Next President of America, Biden or Trump?

Renowned historian Allan Lichtman, famous for his spot-on predictions of presidential election outcomes dating back to 1984, recently emphasized that for Joe Biden to lose to Donald Trump in the upcoming election, a series of significant mishaps would need to occur. Lichtman, a professor of history at American University in Washington, DC, relies on a forecasting system dubbed “Historian Who Predicted Every Presidential Winner Since 1984,” which hinges on historical indicators rather than mere opinion polls.

Despite prevailing national polls indicating challenges for Biden and trailing figures in crucial swing states, Lichtman maintains his confidence in Biden’s prospects. He highlights that Biden has already secured two of his “13 Keys”: no substantial primary challenges and the advantage of incumbency. “That’s two keys off the top,” Lichtman elaborated, “meaning six more keys would need to falter to forecast his defeat. A significant downturn would be necessary for Biden to lose.”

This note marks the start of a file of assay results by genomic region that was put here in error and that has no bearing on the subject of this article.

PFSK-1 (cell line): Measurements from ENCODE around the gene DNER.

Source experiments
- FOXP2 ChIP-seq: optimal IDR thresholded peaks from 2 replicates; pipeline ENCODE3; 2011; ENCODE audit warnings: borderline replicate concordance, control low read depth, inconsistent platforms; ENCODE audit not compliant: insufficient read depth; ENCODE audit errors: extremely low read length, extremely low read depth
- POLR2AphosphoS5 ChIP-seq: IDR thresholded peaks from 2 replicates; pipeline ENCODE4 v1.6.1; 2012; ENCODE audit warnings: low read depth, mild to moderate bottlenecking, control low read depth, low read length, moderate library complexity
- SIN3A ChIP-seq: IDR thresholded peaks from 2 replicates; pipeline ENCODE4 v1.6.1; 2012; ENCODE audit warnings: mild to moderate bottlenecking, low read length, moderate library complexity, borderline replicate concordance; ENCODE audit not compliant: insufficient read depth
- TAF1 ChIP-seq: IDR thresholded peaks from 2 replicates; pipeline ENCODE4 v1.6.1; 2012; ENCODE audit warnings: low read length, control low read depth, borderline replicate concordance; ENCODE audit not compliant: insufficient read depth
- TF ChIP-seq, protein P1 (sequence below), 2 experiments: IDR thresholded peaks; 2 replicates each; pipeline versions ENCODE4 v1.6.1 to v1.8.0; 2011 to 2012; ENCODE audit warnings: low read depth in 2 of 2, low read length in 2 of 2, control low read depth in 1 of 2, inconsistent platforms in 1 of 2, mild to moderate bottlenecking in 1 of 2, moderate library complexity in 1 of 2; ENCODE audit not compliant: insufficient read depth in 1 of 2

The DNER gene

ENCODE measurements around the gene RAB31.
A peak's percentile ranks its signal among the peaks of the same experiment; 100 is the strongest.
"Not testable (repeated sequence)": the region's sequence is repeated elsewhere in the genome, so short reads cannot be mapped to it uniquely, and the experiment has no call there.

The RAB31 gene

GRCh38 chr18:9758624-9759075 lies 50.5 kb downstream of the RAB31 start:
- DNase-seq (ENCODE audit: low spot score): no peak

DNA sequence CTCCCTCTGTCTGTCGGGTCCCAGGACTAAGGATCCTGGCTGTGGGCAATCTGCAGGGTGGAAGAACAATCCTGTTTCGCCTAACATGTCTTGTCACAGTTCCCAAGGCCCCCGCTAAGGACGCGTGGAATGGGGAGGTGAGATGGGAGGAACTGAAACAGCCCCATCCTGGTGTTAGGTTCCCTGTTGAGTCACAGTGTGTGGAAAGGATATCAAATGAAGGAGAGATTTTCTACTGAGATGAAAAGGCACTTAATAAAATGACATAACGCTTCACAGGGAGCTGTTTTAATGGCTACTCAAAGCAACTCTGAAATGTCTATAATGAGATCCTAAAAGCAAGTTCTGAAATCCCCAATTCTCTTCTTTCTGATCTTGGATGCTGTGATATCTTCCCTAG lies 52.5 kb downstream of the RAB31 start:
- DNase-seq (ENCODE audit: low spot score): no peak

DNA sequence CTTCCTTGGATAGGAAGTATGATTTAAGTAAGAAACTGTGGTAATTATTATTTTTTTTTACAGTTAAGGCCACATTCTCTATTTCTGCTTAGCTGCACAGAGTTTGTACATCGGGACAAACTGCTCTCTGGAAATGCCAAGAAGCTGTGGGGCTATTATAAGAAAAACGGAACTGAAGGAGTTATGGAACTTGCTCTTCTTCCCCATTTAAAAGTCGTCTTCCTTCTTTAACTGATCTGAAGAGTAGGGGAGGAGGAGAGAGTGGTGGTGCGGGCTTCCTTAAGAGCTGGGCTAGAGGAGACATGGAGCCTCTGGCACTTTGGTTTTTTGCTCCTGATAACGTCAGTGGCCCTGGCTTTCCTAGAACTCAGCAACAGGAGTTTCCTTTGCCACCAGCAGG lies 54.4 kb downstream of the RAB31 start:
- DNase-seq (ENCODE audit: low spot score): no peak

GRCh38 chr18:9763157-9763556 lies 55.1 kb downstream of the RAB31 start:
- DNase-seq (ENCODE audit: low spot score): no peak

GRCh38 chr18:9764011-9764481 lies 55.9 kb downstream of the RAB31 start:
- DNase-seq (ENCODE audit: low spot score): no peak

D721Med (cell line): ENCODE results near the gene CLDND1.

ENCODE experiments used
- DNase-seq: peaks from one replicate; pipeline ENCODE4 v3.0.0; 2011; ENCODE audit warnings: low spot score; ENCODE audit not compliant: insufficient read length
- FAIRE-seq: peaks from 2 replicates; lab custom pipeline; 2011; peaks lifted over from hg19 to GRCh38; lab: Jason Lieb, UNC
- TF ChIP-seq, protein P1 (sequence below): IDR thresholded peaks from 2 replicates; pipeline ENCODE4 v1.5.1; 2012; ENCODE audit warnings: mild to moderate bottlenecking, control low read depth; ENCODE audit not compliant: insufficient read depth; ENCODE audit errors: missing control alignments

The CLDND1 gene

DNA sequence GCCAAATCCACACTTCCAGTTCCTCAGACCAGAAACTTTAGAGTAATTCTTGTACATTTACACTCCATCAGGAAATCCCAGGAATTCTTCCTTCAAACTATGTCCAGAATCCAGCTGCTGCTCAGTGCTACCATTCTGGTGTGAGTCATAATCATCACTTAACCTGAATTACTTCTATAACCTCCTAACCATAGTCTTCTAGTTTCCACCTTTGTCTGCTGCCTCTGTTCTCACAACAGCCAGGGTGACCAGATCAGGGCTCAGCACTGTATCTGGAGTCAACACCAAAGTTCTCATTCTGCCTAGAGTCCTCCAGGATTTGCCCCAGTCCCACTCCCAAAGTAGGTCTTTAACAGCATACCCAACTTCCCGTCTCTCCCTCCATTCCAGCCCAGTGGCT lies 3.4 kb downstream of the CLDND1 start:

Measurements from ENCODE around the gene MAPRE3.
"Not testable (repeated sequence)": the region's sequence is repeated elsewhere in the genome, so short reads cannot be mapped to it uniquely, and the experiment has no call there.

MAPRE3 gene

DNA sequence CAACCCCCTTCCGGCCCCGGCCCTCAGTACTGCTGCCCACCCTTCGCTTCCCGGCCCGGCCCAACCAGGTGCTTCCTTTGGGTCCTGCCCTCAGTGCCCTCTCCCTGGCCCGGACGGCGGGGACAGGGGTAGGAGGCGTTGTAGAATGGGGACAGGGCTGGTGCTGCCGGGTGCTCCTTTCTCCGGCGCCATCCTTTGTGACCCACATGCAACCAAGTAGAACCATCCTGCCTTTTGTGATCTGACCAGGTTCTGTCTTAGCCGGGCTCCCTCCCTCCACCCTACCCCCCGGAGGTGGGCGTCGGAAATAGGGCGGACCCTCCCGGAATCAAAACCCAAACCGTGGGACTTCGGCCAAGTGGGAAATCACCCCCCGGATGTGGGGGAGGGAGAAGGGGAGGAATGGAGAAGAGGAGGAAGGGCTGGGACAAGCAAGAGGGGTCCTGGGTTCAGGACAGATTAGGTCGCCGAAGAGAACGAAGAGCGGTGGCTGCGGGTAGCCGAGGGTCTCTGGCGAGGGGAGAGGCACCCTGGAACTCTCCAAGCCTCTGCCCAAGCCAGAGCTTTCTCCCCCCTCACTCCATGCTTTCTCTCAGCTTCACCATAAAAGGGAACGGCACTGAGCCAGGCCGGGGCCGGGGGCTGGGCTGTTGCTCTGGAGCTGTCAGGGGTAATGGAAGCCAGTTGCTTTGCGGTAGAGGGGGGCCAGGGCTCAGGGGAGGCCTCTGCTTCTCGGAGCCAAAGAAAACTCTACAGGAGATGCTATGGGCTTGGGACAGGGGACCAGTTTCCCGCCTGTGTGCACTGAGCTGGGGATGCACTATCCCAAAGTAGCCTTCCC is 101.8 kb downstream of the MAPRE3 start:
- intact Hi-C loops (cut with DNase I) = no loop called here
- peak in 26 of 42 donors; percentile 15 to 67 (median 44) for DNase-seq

Lichtman, who accurately foresaw both Trump’s victory in 2016 and Biden’s in 2020, voices skepticism regarding current polling, asserting that “polls six, seven months before an election have zero predictive value.” He cautions against Biden’s campaign growing overly assured, noting the potential for unforeseen major events to sway the election. “There’s always the chance of a cataclysmic event beyond the scope of the keys that could impact the election,” he remarked.

Referring to the Covid-19 pandemic, Lichtman underscores its pivotal role in his accurate prediction of Biden’s 2020 triumph, stating, “The pandemic is what did him in.” He stresses the significance of governance over campaigning, critiquing Trump’s handling of the crisis.

While acknowledging that some of his keys could potentially favor Trump, such as the presence of a significant third-party challenger and aspects of social unrest, Lichtman still perceives the 2024 election as leaning towards Biden. He openly acknowledges the limitations of his system, admitting to personal pressure, saying, “It’s nerve-racking because there are a lot of people who’d love to see me fail.” He concludes, “I’m human. It doesn’t mean my system’s wrong. Nothing is perfect in the human world.”

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